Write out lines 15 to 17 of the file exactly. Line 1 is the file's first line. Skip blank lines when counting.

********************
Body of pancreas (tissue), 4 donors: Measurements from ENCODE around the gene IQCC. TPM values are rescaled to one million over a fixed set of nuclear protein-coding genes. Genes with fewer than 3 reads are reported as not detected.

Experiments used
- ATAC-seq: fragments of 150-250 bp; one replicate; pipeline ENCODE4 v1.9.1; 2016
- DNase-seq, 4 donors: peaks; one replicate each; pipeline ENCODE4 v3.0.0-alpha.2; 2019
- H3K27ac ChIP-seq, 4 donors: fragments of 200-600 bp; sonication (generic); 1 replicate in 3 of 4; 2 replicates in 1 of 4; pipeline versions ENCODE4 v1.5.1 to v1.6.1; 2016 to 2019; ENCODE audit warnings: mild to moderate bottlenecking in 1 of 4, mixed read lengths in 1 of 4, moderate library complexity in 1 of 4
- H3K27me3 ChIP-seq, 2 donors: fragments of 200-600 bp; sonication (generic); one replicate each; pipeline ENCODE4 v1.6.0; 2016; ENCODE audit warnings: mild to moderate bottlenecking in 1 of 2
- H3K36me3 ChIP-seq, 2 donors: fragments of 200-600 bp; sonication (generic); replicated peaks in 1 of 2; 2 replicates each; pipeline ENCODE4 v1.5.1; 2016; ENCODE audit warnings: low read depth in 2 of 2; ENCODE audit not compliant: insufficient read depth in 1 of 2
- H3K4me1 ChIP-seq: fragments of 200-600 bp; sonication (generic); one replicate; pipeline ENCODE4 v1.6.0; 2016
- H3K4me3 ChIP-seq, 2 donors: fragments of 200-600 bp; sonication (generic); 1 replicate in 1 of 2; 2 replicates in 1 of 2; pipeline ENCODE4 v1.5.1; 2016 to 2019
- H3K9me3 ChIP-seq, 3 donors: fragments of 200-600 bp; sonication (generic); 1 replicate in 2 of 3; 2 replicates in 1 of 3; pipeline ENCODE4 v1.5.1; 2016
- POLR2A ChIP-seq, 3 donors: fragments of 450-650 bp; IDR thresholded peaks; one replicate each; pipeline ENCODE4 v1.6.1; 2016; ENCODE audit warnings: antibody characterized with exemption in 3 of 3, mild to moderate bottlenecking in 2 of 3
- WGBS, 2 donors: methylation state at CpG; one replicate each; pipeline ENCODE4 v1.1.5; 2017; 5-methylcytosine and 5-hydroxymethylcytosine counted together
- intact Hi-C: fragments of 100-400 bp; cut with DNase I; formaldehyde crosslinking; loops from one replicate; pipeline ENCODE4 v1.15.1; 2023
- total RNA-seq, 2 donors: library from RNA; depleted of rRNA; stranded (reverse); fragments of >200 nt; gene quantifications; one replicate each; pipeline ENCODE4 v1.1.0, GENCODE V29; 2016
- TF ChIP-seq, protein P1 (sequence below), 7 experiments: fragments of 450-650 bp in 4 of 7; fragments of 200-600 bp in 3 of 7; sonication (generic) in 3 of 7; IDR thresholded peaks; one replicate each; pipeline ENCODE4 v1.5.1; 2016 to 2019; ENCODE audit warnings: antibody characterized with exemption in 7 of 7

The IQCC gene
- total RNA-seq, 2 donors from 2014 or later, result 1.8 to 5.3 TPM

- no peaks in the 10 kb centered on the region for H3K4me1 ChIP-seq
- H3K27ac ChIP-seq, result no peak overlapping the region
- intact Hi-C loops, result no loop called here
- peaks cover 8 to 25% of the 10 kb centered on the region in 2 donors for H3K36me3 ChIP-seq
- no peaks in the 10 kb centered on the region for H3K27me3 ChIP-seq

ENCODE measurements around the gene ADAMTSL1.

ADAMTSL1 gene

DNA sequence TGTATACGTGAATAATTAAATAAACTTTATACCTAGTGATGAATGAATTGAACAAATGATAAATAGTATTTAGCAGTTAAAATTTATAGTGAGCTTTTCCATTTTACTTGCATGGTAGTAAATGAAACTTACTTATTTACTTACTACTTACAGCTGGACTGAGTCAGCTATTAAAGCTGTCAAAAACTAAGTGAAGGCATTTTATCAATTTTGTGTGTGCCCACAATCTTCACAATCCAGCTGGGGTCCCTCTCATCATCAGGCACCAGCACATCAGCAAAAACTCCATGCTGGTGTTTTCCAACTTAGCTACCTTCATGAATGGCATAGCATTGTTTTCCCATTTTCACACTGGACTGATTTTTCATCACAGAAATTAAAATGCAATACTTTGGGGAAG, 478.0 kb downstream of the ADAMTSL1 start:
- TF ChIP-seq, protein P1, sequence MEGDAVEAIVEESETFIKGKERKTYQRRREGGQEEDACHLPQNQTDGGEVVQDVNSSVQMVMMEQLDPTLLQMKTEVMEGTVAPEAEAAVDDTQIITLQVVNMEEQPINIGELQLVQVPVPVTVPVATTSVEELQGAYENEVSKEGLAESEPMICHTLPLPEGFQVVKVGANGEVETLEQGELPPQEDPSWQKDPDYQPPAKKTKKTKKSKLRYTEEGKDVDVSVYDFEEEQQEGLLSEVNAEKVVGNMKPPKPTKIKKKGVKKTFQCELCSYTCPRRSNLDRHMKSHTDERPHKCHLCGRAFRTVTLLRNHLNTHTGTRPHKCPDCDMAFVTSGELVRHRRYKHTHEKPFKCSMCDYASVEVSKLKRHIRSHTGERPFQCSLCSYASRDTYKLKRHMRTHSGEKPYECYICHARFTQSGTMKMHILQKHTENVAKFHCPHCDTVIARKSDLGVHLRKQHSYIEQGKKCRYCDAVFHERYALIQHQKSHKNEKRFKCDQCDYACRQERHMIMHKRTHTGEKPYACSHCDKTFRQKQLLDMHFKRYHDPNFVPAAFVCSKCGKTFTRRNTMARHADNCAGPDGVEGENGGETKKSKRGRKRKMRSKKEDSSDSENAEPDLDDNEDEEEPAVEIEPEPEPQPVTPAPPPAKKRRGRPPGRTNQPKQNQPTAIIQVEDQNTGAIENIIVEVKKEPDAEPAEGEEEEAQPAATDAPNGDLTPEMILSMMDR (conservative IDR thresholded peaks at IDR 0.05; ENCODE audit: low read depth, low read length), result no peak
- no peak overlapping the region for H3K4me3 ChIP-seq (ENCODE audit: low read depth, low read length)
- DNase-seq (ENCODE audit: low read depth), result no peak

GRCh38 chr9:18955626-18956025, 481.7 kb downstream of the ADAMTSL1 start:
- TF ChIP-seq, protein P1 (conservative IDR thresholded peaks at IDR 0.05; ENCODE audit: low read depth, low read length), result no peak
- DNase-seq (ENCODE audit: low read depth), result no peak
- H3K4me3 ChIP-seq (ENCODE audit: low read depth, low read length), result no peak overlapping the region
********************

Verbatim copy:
- TF ChIP-seq, protein P1 (sequence below), 7 experiments: fragments of 450-650 bp in 4 of 7; fragments of 200-600 bp in 3 of 7; sonication (generic) in 3 of 7; IDR thresholded peaks; one replicate each; pipeline ENCODE4 v1.5.1; 2016 to 2019; ENCODE audit warnings: antibody characterized with exemption in 7 of 7

The IQCC gene
- total RNA-seq, 2 donors from 2014 or later, result 1.8 to 5.3 TPM